At least two Japanese airplanes have been shot down but it is reported that at least 350 men were killed by one single bomb at the Hickam Army Air Field, an Air Corps post on Oahu.
    Officials announced a further 104 Army personnel were killed and 300 were wounded in the raid.
    It is believed the attack was launched from two aircraft carriers.
    One radio report says US forces downed six Japanese planes and sunk four submarines.
    There are reports the Hawaiian capital Honolulu was also bombed as well as the Pacific island of Guam and the capital of the Philippines, Manila.
    A British gunboat, the Peterel, has also been sunk at Shanghai in China.
    Reports from Singapore suggest a build-up of Japanese warships in the South China Sea and seem to be headed for the Gulf of Siam, towards Bangkok.
    President Roosevelt is working on a message to Congress tomorrow in which he is expected to ask for a declaration of war with Japan.
    The Times newspaper's Washington correspondent says the US Government expects Germany and Italy to declare war on the US within hours.
    Although the attack has shocked the American people there is little doubt that it had been brewing for some years.
    Relations with the United States have deteriorated since 1931 when Japan occupied Manchuria in northern China. Over the last decade conflict has intensified into a full-scale war between Japan and China.
    Last year, the US imposed trade sanctions on Japan.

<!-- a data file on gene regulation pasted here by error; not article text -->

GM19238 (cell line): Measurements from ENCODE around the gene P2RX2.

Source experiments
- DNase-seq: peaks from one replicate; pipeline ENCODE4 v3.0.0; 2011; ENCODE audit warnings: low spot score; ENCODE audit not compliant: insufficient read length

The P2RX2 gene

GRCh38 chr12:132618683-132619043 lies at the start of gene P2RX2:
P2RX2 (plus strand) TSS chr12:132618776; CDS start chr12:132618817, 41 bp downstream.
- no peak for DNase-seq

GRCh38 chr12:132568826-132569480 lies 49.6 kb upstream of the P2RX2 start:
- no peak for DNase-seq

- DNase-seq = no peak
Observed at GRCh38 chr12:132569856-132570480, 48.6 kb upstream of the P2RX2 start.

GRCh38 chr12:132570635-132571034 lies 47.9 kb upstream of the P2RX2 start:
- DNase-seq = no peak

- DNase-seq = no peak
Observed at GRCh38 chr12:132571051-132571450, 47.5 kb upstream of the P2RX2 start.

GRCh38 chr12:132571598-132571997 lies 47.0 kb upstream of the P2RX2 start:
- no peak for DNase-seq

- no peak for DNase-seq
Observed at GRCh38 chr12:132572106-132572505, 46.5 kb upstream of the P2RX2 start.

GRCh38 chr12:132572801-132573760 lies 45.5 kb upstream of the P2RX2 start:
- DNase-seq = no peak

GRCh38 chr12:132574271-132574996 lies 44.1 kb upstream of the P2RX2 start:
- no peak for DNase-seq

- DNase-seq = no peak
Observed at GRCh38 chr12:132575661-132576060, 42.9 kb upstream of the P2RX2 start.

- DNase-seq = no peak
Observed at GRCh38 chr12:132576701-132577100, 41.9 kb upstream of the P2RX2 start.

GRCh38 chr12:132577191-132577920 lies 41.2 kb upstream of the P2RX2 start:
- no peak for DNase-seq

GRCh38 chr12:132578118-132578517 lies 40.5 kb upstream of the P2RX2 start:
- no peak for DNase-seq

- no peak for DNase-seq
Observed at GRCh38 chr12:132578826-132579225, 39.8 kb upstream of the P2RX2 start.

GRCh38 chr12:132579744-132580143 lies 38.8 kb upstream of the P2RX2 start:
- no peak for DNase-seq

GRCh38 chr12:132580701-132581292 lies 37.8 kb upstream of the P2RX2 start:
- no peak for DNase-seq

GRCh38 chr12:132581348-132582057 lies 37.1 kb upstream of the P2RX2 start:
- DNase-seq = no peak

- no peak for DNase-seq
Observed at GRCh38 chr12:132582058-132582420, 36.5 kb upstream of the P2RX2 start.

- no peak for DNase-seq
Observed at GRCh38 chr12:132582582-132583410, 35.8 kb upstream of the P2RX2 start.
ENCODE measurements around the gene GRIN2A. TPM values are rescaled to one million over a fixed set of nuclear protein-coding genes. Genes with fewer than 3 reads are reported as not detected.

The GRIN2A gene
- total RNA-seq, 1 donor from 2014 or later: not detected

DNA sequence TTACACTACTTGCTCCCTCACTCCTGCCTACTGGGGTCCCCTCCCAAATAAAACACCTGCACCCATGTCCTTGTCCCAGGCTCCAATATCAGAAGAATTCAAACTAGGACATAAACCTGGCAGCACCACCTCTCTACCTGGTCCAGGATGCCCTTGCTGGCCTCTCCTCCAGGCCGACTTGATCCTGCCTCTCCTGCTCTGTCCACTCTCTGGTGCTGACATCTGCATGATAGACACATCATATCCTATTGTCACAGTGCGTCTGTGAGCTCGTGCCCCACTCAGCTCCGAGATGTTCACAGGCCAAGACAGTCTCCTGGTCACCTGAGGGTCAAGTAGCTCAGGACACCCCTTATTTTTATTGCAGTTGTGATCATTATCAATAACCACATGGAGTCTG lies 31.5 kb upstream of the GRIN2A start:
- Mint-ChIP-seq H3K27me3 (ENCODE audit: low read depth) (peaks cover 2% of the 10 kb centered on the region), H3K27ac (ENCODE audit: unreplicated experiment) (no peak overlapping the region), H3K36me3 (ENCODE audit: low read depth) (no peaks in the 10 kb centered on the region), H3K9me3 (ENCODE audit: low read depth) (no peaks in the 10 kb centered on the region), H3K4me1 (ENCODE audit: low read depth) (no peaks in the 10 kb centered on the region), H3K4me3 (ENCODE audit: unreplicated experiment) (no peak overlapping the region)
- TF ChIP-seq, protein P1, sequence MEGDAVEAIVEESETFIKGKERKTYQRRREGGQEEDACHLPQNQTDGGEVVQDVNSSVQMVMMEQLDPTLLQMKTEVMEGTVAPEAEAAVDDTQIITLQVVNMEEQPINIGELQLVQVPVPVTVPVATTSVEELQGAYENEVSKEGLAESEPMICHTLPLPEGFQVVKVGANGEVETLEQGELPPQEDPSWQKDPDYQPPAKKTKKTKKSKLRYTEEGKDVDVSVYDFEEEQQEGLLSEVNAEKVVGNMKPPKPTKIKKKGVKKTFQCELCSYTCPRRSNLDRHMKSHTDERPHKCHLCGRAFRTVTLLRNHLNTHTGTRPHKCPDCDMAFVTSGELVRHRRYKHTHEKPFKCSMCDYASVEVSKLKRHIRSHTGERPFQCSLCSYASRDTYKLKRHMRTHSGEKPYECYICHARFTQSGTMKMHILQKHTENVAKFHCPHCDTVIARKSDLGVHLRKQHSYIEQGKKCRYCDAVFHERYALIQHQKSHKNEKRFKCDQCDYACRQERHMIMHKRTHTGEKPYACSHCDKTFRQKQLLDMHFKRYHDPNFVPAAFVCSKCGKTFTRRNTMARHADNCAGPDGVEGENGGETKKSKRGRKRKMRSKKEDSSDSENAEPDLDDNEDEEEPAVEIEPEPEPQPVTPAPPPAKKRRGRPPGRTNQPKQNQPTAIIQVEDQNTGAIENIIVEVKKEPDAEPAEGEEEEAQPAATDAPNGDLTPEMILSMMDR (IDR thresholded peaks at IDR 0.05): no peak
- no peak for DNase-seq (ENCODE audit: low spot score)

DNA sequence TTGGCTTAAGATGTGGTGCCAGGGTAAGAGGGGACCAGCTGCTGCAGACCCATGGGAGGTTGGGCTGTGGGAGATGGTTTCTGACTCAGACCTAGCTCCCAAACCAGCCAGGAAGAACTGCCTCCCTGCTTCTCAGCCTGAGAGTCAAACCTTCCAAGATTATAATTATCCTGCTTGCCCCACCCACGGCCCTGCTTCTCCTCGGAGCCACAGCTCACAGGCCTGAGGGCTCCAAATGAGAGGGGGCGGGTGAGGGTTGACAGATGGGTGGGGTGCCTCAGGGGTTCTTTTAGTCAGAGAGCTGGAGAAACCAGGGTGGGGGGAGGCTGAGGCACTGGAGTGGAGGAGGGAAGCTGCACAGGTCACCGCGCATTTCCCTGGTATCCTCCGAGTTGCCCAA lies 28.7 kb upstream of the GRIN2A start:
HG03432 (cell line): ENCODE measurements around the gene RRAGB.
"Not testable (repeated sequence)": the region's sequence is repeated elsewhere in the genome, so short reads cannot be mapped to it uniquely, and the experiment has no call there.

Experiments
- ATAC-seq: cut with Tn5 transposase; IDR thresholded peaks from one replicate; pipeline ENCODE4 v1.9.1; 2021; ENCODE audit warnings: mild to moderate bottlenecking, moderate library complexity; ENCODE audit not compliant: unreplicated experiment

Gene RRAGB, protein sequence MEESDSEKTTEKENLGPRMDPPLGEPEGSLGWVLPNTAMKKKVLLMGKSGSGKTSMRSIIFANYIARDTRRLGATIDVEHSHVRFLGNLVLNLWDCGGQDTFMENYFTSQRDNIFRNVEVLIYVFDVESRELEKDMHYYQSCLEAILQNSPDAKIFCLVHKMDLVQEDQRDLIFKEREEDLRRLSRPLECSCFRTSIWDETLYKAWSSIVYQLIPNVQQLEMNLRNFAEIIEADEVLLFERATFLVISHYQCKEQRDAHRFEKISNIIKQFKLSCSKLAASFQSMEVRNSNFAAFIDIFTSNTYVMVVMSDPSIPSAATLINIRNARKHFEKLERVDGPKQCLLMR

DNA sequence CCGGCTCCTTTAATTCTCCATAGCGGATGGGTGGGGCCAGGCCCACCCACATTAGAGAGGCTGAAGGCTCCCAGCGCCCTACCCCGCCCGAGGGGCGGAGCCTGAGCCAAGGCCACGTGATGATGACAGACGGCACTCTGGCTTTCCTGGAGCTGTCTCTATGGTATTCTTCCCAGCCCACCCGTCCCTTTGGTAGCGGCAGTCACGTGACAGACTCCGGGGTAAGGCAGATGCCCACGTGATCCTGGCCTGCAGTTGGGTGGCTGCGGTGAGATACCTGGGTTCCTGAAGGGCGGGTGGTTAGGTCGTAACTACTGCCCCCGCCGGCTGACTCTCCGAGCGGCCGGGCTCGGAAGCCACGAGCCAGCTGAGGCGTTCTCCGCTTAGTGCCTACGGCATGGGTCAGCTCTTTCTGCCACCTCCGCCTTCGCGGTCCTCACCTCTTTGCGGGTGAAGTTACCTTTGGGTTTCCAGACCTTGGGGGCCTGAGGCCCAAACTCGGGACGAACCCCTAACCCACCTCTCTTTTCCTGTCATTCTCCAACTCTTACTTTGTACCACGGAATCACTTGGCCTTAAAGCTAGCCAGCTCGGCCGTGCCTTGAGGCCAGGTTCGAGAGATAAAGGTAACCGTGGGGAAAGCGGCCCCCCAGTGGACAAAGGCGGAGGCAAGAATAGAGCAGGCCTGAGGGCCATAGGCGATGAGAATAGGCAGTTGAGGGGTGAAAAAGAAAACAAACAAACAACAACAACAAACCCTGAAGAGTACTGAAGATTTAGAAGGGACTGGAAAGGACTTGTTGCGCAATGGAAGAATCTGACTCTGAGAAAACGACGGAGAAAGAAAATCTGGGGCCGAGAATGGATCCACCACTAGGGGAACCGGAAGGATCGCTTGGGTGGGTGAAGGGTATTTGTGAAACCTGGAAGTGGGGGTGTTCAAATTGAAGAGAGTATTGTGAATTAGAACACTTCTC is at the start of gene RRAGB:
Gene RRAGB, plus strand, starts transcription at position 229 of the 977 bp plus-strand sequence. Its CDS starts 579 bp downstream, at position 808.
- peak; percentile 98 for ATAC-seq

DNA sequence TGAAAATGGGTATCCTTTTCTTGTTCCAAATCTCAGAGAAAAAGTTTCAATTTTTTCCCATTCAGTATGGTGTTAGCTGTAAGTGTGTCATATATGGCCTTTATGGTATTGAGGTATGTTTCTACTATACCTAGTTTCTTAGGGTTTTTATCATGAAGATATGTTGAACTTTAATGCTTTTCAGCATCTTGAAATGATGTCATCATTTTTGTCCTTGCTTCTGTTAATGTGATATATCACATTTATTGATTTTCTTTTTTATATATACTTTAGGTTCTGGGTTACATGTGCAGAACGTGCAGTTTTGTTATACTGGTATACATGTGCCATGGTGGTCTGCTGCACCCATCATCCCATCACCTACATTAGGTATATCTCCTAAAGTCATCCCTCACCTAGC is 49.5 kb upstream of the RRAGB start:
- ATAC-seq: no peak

Then in September 1940 Japan signed a Tripartite Pact with Germany and Italy. It became a formal member of the Axis alliance fighting the European war but continued to negotiate with America for trade concessions until today.
    Japan's fury over the embargoes and allied support for China prompted a declaration of war.


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    [​IMG]E-mail this story to a friend

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    "Untold damage" has been done to the Pacific Fleet



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    In Context


    Within two hours, six battleships had been sunk, another 112 vessels sunk or damaged, and 164 aircraft destroyed. Only chance saved three US aircraft carriers, usually stationed at Pearl Harbor but assigned elsewhere on the day.
    The attacks killed fewer than 100 Japanese but more than 2,400 Americans died - 1,000 of those were on the battleship Arizona which was destroyed at her mooring. Another 1,178 US citizens were injured.
    The next day, President Roosevelt called the attack on Pearl Harbor "a day that will live in infamy" and America declared war on Japan ending its policy of isolationism.
    There were six wartime and one post-war investigation into how America was taken so totally by surprise. They revealed a lack of co-ordination and communication between Washington and Oahu, and between different armed forces.
    As a result local US commanders Admiral Kimmel and Lt-Gen Short were fired.
    The attack was a victory for Japan and allowed it to launch a full-scale invasion of South-east Asia. But out of the US warships damaged or sunk on 7 December 1941, only three - the Arizona, Oklahoma and Utah - were beyond repair, and Utah was already obsolete.
    Pearl Harbor also united an outraged American nation behind President Roosevelt and behind the war against Japan, and failed to destroy the major US ships , the aircraft carriers.



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    Stories From 7 Dec

    1941: Japanese planes bomb Pearl Harbor


    1955: Attlee steps down as Labour leader


    2001: Taleban surrender Kandahar


    1979: Lord Soames to govern Rhodesia


    1983: Tomcat halts steeplejack


    1993: Activists lose battle over chestnut tree